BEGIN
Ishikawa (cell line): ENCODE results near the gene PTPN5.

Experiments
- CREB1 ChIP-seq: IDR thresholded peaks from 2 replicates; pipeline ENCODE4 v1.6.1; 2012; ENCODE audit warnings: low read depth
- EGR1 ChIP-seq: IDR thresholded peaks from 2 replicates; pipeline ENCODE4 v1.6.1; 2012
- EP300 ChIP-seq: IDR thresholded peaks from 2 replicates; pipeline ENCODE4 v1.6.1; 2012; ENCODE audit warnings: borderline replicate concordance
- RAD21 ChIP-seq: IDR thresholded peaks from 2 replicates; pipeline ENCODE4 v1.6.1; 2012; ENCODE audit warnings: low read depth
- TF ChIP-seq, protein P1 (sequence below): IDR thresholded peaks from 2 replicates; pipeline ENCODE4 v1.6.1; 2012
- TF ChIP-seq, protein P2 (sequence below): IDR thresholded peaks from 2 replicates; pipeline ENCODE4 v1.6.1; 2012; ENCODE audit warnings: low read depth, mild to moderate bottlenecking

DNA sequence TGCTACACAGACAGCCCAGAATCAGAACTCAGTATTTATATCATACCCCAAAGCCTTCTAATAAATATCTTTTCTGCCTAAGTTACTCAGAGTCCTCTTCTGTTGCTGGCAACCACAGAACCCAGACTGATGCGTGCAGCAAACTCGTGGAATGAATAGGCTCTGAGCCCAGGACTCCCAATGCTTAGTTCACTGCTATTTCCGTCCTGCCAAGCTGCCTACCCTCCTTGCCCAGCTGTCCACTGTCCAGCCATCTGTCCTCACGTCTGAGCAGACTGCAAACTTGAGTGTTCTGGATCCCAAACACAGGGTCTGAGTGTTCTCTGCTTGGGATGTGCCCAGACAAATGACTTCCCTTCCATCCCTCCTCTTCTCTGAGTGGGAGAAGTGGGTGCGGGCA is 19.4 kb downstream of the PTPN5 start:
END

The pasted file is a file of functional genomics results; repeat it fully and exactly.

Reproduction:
Ishikawa (cell line): ENCODE results near the gene PTPN5.

Experiments
- CREB1 ChIP-seq: IDR thresholded peaks from 2 replicates; pipeline ENCODE4 v1.6.1; 2012; ENCODE audit warnings: low read depth
- EGR1 ChIP-seq: IDR thresholded peaks from 2 replicates; pipeline ENCODE4 v1.6.1; 2012
- EP300 ChIP-seq: IDR thresholded peaks from 2 replicates; pipeline ENCODE4 v1.6.1; 2012; ENCODE audit warnings: borderline replicate concordance
- RAD21 ChIP-seq: IDR thresholded peaks from 2 replicates; pipeline ENCODE4 v1.6.1; 2012; ENCODE audit warnings: low read depth
- TF ChIP-seq, protein P1 (sequence below): IDR thresholded peaks from 2 replicates; pipeline ENCODE4 v1.6.1; 2012
- TF ChIP-seq, protein P2 (sequence below): IDR thresholded peaks from 2 replicates; pipeline ENCODE4 v1.6.1; 2012; ENCODE audit warnings: low read depth, mild to moderate bottlenecking

DNA sequence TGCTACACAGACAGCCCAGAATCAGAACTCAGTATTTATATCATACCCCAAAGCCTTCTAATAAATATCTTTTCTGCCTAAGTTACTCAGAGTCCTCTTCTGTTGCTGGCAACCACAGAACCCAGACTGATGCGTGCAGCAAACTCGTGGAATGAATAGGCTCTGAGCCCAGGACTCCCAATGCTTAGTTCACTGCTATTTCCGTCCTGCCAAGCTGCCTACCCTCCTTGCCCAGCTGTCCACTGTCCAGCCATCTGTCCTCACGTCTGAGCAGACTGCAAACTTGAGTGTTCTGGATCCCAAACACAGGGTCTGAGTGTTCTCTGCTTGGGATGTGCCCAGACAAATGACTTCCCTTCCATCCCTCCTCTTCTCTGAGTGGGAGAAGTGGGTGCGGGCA is 19.4 kb downstream of the PTPN5 start: